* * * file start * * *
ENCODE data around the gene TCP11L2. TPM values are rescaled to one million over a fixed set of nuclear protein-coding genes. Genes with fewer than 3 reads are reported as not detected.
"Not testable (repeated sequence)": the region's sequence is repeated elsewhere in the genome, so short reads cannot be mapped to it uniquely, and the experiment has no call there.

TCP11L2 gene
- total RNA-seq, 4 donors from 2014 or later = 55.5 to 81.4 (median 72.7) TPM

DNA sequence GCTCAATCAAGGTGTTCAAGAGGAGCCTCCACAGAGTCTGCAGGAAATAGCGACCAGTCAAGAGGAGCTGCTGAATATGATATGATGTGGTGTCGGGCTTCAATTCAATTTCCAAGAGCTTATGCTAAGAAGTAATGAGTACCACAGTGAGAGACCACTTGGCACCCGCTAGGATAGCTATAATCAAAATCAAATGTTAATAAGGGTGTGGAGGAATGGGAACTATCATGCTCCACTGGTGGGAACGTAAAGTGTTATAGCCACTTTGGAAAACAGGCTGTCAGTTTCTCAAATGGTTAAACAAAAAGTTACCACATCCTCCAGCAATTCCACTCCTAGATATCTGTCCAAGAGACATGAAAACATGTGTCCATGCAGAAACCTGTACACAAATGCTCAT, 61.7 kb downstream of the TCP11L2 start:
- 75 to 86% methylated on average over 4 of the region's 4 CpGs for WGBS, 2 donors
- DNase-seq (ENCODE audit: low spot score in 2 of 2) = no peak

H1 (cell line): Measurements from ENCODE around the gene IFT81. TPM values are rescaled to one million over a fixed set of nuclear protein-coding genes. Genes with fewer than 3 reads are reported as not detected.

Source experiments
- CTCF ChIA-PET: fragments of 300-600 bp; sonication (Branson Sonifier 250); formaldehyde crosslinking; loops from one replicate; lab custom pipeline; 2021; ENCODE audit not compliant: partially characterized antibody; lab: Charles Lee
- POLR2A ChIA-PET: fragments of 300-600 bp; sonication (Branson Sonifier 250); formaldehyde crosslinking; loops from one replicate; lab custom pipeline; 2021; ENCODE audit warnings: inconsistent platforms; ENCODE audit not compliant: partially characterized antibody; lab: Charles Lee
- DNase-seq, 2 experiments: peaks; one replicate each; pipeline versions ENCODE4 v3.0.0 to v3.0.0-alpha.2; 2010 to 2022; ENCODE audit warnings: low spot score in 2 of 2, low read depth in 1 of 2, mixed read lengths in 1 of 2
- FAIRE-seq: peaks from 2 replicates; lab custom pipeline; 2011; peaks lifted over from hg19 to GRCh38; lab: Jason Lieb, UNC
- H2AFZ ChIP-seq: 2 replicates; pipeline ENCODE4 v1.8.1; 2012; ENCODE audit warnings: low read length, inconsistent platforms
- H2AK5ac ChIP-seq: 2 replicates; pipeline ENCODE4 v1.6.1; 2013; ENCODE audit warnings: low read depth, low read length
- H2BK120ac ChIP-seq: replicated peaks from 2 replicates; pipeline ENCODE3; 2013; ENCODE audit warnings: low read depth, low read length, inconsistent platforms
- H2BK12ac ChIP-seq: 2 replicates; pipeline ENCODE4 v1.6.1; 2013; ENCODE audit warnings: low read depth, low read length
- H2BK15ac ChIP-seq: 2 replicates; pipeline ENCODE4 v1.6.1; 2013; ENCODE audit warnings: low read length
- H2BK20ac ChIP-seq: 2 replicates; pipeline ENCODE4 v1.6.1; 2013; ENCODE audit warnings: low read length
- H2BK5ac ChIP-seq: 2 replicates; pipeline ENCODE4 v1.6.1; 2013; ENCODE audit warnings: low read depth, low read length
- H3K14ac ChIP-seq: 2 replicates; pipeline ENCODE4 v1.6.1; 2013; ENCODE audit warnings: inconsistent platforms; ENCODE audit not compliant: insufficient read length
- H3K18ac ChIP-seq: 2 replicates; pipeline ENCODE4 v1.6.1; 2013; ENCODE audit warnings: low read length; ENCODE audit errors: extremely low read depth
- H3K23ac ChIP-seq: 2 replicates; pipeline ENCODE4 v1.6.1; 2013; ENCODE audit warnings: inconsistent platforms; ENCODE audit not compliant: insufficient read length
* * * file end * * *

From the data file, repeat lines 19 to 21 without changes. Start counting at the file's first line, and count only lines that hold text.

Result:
- H2BK20ac ChIP-seq: 2 replicates; pipeline ENCODE4 v1.6.1; 2013; ENCODE audit warnings: low read length
- H2BK5ac ChIP-seq: 2 replicates; pipeline ENCODE4 v1.6.1; 2013; ENCODE audit warnings: low read depth, low read length
- H3K14ac ChIP-seq: 2 replicates; pipeline ENCODE4 v1.6.1; 2013; ENCODE audit warnings: inconsistent platforms; ENCODE audit not compliant: insufficient read length